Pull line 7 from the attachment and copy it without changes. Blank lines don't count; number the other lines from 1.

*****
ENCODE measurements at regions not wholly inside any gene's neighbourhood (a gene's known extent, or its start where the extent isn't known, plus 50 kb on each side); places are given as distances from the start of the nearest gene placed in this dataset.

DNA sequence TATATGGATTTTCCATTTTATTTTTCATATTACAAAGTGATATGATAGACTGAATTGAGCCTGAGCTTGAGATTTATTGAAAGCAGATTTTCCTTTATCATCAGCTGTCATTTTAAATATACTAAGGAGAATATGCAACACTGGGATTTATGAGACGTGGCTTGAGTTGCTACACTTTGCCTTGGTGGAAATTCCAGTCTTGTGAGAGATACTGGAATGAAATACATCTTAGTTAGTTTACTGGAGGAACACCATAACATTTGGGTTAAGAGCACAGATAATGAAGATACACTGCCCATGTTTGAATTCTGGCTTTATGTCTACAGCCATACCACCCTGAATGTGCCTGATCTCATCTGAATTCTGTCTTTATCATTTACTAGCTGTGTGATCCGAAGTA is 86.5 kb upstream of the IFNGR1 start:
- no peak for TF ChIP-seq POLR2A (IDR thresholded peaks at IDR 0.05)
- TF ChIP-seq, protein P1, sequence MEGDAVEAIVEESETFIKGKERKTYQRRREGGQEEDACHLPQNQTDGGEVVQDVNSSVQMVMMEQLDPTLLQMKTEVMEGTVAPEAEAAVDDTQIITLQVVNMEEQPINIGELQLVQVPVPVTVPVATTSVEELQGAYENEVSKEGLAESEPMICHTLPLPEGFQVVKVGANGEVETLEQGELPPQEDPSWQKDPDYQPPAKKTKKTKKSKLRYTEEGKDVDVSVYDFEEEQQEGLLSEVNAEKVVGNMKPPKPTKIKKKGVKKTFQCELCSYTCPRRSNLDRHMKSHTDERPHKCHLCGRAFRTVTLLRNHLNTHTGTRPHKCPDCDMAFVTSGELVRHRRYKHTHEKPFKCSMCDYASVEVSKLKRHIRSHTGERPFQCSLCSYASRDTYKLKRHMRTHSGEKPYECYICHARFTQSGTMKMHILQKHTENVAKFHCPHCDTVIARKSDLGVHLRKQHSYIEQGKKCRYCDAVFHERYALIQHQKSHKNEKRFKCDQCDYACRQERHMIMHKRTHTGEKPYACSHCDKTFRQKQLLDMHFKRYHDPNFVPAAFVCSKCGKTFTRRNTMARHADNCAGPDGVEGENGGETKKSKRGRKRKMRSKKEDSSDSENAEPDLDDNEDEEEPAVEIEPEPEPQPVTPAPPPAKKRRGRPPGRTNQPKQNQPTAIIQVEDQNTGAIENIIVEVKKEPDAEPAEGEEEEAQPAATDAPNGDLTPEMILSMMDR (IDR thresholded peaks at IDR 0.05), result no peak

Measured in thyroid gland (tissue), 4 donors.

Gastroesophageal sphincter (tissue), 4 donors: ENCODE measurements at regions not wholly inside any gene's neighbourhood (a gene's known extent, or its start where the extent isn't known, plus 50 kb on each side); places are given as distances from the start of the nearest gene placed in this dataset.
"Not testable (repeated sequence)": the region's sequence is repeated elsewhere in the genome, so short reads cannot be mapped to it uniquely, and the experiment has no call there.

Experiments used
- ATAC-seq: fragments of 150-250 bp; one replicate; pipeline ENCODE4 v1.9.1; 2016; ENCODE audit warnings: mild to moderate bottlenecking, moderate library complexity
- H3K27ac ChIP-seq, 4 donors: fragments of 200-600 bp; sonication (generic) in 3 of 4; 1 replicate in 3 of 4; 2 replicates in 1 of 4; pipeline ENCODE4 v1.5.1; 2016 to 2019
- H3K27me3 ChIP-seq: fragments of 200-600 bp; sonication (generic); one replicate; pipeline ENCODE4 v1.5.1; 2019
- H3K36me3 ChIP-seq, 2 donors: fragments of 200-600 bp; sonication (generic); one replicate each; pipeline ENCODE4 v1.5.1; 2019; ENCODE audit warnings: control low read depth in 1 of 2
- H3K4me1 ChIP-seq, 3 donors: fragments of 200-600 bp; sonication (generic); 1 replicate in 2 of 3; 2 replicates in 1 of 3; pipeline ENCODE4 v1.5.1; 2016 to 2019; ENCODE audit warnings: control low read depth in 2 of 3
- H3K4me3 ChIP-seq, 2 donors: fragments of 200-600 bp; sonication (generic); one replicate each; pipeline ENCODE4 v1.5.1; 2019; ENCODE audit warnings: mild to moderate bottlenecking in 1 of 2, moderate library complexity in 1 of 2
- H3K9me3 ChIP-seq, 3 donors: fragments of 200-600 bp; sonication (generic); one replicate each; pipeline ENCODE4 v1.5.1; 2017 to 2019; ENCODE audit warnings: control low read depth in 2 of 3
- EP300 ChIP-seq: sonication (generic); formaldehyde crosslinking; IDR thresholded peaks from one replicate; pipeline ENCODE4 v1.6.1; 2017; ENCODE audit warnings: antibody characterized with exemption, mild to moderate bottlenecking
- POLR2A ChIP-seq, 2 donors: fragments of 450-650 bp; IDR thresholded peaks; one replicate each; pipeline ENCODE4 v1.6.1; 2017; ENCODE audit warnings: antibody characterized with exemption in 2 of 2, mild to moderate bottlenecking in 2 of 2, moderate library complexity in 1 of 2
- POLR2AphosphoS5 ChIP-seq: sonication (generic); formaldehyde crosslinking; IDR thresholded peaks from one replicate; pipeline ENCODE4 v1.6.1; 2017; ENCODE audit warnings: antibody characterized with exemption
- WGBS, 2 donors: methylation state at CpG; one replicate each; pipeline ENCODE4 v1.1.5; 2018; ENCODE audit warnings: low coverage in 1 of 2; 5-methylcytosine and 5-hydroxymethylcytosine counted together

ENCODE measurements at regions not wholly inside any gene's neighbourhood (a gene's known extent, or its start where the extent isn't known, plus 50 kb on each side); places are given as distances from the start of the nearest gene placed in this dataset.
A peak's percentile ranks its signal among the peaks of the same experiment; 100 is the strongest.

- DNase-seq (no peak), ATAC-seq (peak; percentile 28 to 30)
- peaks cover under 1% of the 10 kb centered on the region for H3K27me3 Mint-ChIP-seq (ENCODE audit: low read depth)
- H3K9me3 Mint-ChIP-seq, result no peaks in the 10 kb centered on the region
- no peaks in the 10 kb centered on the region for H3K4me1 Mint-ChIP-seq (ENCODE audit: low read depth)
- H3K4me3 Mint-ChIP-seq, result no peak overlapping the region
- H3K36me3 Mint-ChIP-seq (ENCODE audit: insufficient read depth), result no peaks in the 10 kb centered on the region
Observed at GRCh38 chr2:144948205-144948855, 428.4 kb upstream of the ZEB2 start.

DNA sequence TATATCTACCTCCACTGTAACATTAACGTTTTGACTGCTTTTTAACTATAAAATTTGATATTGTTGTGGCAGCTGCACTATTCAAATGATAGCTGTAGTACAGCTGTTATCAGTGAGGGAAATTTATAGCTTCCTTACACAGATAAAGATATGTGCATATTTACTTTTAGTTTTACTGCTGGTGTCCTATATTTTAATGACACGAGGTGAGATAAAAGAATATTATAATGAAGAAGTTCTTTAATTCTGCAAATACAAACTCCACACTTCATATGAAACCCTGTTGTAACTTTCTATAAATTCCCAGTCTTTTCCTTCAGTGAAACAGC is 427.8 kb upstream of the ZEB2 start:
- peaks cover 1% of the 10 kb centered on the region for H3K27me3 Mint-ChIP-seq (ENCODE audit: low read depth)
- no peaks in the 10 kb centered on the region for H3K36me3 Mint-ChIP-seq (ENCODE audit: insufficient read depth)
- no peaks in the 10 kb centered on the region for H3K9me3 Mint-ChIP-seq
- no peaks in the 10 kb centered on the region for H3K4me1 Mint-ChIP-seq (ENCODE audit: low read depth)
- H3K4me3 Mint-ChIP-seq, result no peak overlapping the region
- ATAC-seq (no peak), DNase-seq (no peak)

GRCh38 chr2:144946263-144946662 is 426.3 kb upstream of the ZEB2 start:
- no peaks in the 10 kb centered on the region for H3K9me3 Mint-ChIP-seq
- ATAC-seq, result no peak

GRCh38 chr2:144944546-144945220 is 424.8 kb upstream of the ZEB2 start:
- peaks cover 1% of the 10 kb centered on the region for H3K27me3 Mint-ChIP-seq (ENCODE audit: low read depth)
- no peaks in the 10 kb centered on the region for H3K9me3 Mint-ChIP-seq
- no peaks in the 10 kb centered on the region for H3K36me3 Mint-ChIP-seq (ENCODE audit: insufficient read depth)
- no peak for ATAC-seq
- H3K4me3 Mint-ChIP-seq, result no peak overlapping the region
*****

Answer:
"Not testable (repeated sequence)": the region's sequence is repeated elsewhere in the genome, so short reads cannot be mapped to it uniquely, and the experiment has no call there.